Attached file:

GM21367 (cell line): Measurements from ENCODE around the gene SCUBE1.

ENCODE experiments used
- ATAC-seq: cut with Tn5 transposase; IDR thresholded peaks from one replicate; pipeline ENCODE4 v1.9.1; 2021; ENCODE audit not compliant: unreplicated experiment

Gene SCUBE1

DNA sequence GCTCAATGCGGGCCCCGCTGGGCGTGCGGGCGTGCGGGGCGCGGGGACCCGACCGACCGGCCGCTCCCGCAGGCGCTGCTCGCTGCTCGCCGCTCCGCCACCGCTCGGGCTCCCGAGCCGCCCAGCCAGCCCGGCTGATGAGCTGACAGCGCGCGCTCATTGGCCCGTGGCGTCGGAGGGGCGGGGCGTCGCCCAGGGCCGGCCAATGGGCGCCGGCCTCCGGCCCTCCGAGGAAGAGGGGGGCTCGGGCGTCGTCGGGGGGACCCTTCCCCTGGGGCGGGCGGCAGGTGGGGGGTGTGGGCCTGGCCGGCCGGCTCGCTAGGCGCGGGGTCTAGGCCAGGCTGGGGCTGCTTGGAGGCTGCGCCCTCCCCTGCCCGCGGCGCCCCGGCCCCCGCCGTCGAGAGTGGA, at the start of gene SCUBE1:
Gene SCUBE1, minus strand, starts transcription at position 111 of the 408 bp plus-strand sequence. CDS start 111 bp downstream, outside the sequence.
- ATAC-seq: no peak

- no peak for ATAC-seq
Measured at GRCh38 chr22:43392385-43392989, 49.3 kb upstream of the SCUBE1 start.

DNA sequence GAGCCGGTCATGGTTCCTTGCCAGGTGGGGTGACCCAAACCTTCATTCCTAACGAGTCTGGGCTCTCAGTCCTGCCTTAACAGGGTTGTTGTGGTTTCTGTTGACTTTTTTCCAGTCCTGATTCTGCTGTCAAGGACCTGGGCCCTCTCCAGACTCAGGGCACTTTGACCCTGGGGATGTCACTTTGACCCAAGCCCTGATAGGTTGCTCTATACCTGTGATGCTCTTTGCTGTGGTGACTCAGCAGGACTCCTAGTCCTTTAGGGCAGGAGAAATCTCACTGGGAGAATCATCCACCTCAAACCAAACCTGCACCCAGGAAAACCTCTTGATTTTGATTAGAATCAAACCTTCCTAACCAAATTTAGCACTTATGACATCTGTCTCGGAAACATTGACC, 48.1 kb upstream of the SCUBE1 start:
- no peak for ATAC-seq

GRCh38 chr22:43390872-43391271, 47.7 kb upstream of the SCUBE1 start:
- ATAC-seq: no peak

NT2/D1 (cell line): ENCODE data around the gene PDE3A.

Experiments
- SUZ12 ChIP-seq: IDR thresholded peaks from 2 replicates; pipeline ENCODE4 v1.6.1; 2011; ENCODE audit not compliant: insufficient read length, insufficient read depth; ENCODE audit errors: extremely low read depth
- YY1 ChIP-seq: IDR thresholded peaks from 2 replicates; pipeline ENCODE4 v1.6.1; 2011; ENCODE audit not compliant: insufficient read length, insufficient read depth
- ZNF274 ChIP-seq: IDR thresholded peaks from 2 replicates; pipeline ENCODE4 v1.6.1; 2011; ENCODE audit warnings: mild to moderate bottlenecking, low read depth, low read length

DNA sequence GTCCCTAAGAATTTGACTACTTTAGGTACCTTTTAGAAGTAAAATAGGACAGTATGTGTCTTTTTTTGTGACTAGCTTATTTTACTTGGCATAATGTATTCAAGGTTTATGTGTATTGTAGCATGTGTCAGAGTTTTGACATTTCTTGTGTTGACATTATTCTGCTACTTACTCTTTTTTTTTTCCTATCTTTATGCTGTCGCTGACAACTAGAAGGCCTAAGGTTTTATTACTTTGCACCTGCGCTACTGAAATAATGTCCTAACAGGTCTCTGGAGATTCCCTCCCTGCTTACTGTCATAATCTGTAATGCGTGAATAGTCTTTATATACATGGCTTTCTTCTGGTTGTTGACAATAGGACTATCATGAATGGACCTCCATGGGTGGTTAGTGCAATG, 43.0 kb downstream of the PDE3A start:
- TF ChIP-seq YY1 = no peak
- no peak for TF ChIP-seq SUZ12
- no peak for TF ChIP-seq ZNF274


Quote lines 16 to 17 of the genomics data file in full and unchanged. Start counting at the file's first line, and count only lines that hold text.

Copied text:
- SUZ12 ChIP-seq: IDR thresholded peaks from 2 replicates; pipeline ENCODE4 v1.6.1; 2011; ENCODE audit not compliant: insufficient read length, insufficient read depth; ENCODE audit errors: extremely low read depth
- YY1 ChIP-seq: IDR thresholded peaks from 2 replicates; pipeline ENCODE4 v1.6.1; 2011; ENCODE audit not compliant: insufficient read length, insufficient read depth